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I was doing some puzzle, where each English char is replaced by 2 char advanced. For example "apple" would be written as "crrng" a+2=c, ... and similarly for pple. In python maketrans I was able to do it.

I was wondering if similar thing is possible in VIM search & replace??

Any ideas???

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4 Answers 4

up vote 7 down vote accepted

If the alphabetic characters are arranged sequentially in target encoding1, use the following substitution command2.

:%s/./\=nr2char(char2nr(submatch(0))+2)/g

However, this replacement implements a non-circular letter shift. A circular shift can be implemented by two substitutions separately handling lowercase and uppercase letters.

:%s/\l/\=nr2char(char2nr('a') + (char2nr(submatch(0)) - char2nr('a') + 2) % 26)/g
:%s/\u/\=nr2char(char2nr('A') + (char2nr(submatch(0)) - char2nr('A') + 2) % 26)/g

Another way is to translate characters using the tr() function. Let us assume that the variable a contains lowercase characters of an alphabet arranged in correct order, and the variable a1 hold the string of characters corresponding to those in a (below is an example for English letters).

:let a = 'abcdefghijklmnopqrstuvwxyz'
:let a1 = a[2:] . a[:1]

To avoid typing the whole alphabet by hand, the value of a can be produced as follows,

:let a = join(map(range(char2nr('a'), char2nr('z')), 'nr2char(v:val)'), '')

Then, to replace each letter in a line by a letter two positions down the alphabet, use the substitution

:%s/.*/\=tr(submatch(0), a . toupper(a), a1 . toupper(a1))

1 It is true for ASCII and some alphabets in UTF-8, e.g. English.

2 Before running the command, make sure that the encoding option is set accordingly.

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Thanks.. But if i want to have circular replace.. like y->a z->b is it possible in one single line? –  hari Oct 7 '11 at 8:43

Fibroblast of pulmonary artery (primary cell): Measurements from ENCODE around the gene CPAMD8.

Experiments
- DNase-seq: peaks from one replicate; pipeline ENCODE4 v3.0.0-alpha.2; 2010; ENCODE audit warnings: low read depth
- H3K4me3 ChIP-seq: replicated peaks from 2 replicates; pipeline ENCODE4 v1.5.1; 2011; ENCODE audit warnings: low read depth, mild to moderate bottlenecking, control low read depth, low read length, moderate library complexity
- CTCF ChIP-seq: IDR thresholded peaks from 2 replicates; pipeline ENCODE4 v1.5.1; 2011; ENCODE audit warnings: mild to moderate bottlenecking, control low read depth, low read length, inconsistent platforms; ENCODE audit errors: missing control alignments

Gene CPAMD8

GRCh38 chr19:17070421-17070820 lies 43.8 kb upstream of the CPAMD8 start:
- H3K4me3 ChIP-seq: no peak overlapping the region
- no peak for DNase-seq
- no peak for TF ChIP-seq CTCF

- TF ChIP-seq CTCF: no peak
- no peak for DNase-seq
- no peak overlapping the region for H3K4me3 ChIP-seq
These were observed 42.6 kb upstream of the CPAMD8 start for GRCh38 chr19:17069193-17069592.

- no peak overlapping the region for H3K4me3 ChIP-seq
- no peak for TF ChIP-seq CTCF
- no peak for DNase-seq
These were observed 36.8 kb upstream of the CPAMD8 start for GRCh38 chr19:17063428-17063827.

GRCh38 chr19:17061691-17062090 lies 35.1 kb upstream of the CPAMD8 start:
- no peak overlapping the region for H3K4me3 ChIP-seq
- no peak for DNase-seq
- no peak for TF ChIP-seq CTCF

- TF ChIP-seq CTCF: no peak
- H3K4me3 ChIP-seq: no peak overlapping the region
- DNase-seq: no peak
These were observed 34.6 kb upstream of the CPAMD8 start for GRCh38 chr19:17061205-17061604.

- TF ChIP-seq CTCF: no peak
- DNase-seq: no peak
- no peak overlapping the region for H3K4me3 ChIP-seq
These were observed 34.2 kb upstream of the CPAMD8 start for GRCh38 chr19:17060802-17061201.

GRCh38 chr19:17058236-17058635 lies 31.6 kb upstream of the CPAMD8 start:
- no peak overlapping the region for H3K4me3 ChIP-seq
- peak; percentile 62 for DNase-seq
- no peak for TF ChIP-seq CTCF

@hari: See edit of the answer. –  ib. Oct 7 '11 at 10:47
    
just a small remark: the . that concatenates string makes it hard to read when you code in C++, I would prefer it padded with spaces both sides (seems that you didn't golf it this times, given the spaces after commas!) –  Benoit Oct 7 '11 at 13:28
    
@Benoit: There is no point in squeezing the last command itself, since it depends on other two defining a and a1. Regarding concatenations, personally, I would like not to surround concatenation operator with spaces in this case. Without spaces it is easier to grasp boundaries of function arguments. However, because the answer is most useful for those new to Vim scripting, it is probably better to add spaces around the dot operators. –  ib. Oct 8 '11 at 8:25

Yes, \= will execute the function

%s/\(.\)/\=nr2char(char2nr(submatch(1)) + 2)/g
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1  
no need to use a matching group, see ib.'s solution. submatch(0) will match the whole pattern. –  Benoit Oct 7 '11 at 8:42

Can't think of anything in vim, but you could use the unix command line utility 'tr' (stands for translate, I believe).

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The puzzle you describe is widely known as the caesar cipher, and is normally implemented via the tr command or sed -e y/. Since y is not available in vim, you'll need a pretty dirty hack like ib proposed, but calling tr is much nicer work.

Especially considering the corner case of y and z: I assume these should be mapped to a and b, respectively?

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